Aussies in disbelief at ‘stupid’ tourist
A TOURIST visiting Australia has unknowingly had a brush with death after filming themselves handling a very dangerous creature.
Footage uploaded to Reddit shows the unwitting tourist holding a deadly blue-ringed octopus in their hand.
One Reddit user claimed the Mandarin writing on the video says: "Such a beautiful octopus."
The video shows the person shaking the octopus to get it off after they were done filming it.
Luckily they put the octopus back in the water before it had a chance to sting them.
The blue-ringed octopus is recognised as one of the world's deadliest marine animals and carries enough venom to kill 26 adult humans within minutes.
Commenters were understandably horrified by the video.
"Do they even know how lucky they are to be alive after doing something that monumentally stupid?" one person asked.
"This is how tourists become statistics," another said.
One added: "I am usually pretty calm, but this actually made my heart race. WHAT THE HELL. It's like holding death in your hand!"
This isn't the first time someone has had a close encounter with a blue-ringed octopus this year.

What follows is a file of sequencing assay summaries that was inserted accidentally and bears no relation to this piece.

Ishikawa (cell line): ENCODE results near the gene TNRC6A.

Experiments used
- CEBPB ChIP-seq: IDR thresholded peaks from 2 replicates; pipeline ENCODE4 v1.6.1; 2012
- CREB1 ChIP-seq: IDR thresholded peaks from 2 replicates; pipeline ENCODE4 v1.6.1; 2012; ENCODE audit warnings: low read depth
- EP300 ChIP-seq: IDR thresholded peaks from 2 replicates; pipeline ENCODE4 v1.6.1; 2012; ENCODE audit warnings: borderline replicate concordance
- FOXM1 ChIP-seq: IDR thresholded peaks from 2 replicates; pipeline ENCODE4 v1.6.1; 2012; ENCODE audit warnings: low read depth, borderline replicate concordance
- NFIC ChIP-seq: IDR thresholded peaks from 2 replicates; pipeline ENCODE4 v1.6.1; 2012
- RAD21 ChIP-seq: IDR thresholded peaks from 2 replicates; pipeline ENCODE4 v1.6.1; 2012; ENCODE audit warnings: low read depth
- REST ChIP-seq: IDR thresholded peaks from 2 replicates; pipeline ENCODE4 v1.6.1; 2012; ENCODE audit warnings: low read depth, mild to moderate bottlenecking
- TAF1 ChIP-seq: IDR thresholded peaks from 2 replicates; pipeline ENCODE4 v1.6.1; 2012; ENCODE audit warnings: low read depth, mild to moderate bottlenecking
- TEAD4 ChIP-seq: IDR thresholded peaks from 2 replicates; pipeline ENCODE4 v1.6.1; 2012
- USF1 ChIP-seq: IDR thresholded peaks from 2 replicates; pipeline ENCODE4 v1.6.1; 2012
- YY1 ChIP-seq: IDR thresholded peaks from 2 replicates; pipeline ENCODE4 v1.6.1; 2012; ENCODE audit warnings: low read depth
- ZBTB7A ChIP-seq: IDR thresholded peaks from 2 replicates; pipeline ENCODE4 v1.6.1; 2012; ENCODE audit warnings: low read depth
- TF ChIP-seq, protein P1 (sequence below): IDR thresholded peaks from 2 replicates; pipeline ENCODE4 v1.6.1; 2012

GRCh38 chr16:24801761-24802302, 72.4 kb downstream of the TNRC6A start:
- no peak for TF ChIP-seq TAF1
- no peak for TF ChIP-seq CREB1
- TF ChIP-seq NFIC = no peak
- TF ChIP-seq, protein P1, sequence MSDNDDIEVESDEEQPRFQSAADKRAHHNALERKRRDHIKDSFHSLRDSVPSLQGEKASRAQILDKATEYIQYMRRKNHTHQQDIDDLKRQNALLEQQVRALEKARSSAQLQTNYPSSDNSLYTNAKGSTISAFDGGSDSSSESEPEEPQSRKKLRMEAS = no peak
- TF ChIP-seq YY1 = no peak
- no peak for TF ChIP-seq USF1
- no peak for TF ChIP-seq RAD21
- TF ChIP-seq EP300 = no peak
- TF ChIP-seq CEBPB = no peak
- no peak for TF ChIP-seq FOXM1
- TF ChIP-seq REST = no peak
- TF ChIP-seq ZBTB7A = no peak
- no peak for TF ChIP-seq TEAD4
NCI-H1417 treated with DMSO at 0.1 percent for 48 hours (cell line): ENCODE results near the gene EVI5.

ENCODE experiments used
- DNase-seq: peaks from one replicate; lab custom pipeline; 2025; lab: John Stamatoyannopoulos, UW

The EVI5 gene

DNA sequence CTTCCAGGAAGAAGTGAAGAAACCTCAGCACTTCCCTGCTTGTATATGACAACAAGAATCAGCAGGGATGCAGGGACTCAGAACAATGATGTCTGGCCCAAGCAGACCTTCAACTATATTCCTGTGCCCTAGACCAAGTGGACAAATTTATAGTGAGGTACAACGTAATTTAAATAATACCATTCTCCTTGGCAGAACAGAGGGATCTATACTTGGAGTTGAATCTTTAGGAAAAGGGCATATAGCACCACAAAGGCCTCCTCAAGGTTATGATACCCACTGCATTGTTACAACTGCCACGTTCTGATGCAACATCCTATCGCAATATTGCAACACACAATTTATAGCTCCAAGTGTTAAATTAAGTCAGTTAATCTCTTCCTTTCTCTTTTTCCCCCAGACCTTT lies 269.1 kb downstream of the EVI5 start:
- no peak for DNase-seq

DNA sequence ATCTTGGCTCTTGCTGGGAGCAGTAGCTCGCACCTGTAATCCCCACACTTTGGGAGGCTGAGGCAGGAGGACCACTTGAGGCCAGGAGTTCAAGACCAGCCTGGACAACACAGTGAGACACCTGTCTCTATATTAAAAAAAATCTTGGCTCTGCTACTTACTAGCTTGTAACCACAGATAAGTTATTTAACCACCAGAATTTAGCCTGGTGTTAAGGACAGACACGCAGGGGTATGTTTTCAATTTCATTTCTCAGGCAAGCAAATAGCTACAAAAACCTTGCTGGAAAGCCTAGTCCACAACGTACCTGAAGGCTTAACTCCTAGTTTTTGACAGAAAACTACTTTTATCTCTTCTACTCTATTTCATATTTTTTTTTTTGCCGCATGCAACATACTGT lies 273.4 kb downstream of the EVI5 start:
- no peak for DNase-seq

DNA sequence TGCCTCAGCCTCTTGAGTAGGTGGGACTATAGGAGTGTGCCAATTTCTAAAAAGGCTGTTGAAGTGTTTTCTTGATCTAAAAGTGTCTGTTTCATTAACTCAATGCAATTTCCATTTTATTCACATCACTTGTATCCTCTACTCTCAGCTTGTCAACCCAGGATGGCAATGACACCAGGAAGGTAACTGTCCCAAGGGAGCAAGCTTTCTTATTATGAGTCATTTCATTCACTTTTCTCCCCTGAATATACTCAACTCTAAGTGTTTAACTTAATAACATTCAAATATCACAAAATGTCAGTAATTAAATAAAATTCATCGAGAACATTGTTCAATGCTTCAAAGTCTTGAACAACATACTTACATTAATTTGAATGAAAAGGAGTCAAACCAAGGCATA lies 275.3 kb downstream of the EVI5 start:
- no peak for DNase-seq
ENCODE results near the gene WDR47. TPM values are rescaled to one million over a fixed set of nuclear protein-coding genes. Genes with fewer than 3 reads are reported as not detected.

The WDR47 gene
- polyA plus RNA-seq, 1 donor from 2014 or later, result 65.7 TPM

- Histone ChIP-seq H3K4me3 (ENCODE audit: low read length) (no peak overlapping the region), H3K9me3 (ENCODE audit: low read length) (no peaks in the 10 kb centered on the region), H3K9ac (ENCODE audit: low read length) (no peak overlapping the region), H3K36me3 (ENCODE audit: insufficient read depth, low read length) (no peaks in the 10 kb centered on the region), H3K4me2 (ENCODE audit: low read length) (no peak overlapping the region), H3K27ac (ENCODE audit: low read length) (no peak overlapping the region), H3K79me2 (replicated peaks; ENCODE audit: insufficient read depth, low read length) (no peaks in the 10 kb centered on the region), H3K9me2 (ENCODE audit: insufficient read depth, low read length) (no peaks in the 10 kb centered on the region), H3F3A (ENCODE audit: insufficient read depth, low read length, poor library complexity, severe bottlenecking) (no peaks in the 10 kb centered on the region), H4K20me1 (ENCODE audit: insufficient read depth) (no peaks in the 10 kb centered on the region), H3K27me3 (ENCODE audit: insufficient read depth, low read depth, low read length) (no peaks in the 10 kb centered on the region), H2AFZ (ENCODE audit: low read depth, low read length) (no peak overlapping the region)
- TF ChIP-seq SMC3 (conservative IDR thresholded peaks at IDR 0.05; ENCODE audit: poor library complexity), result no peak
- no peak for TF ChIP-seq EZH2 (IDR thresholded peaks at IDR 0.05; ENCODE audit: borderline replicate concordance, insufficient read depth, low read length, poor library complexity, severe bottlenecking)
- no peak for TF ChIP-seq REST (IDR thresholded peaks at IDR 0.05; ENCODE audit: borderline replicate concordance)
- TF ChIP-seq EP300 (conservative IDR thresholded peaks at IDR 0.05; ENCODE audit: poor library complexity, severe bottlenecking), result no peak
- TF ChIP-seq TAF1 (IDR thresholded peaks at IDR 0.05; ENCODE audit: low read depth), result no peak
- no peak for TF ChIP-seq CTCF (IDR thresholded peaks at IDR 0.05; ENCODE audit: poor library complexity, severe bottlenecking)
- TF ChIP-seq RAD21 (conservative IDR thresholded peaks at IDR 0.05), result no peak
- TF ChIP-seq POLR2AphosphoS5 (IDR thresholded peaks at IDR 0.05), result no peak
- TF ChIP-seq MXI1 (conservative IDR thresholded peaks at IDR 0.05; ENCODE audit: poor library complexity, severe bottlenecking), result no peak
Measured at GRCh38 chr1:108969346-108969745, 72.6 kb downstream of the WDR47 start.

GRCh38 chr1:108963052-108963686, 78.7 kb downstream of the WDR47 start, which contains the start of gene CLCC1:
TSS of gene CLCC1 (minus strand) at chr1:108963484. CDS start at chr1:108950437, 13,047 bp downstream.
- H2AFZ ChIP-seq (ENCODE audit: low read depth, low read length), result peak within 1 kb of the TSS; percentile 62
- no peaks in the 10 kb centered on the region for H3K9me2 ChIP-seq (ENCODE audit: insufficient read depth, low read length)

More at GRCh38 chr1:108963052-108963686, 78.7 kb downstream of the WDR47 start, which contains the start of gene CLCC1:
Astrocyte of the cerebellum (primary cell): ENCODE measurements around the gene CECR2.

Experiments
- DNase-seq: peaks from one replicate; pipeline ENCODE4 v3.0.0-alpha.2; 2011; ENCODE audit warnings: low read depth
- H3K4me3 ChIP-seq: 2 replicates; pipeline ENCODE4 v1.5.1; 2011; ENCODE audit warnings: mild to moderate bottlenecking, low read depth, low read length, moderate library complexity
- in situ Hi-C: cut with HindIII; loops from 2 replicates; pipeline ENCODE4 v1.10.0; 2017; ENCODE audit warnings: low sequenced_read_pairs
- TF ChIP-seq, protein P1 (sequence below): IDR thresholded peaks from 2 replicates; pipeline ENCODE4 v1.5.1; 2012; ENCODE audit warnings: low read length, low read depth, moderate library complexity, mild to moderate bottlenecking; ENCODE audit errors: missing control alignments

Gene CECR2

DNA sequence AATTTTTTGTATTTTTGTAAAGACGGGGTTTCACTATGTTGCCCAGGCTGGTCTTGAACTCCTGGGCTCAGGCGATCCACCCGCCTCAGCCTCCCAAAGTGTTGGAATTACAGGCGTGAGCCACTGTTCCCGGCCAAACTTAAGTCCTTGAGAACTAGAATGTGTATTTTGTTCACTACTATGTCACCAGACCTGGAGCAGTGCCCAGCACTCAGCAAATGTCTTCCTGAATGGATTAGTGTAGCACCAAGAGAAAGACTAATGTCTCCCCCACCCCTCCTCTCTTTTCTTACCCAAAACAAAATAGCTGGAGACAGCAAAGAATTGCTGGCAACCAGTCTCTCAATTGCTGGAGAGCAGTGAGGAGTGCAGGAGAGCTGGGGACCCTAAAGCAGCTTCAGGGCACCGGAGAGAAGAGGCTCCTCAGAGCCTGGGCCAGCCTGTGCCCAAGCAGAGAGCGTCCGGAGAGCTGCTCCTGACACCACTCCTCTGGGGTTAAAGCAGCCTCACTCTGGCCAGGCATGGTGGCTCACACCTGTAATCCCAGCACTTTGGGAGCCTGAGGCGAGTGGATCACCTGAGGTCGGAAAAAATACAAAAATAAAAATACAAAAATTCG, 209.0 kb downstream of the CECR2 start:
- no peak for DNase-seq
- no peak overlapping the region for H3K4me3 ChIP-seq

Earlier this month a mother issued a public warning after her daughter picked up the deadly creature at a popular swimming spot near Cronulla Beach in Sydney.
Julie Tattam described the terrifying moment her daughter emerged from the water brandishing a shell with the deadly creature inside.
In a Facebook post, Ms Tattam said the 11-year-old had told her: "Look at this gorgeous octopus, I caught it in this shell."
"I ran down to look and it was a blue-ringed octopus! She had been carrying it in her hands! (Luckily with the shell to protect her)," she wrote.
Ms Tattam said the octopus then crawled back into a nearby rock pool.
The mother and daughter had been snorkelling at Salmon Haul beach in Sydney's south, a spot popular with locals near Cronulla Beach.
"I was so worried (in fact I am still shaking with 'what ifs') so I googled them," she said, before listing some of the terrifying facts about the toxicity of the sea creature's venom.
"We were a good 15 (minute) walk from the car and then another 15-20 (minute) drive from the hospital," Ms Tattam wrote. "So scary!"